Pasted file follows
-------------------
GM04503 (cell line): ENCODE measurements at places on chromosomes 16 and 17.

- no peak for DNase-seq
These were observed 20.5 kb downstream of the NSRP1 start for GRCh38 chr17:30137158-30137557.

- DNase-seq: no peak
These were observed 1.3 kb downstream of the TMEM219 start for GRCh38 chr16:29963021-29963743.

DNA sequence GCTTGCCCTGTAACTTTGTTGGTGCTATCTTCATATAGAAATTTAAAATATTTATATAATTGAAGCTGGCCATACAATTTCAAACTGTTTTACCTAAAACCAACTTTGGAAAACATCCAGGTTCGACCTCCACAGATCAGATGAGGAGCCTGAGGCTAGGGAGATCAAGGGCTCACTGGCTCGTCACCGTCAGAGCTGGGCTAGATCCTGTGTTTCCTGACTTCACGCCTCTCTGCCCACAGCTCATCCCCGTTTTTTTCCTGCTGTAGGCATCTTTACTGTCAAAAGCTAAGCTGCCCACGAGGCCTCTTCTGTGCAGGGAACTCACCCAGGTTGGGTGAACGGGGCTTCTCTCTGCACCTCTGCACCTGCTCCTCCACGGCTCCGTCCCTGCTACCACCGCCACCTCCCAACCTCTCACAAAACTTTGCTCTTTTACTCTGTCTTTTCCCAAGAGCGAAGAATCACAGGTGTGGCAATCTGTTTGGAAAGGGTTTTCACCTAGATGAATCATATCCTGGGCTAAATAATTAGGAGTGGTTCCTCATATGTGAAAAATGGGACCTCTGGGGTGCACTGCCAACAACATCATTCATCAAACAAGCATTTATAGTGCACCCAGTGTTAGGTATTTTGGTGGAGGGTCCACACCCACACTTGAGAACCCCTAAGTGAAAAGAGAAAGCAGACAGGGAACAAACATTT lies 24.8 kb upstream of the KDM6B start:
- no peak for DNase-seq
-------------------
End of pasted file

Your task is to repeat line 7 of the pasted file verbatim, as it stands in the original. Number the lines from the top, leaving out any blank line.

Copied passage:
- no peak for DNase-seq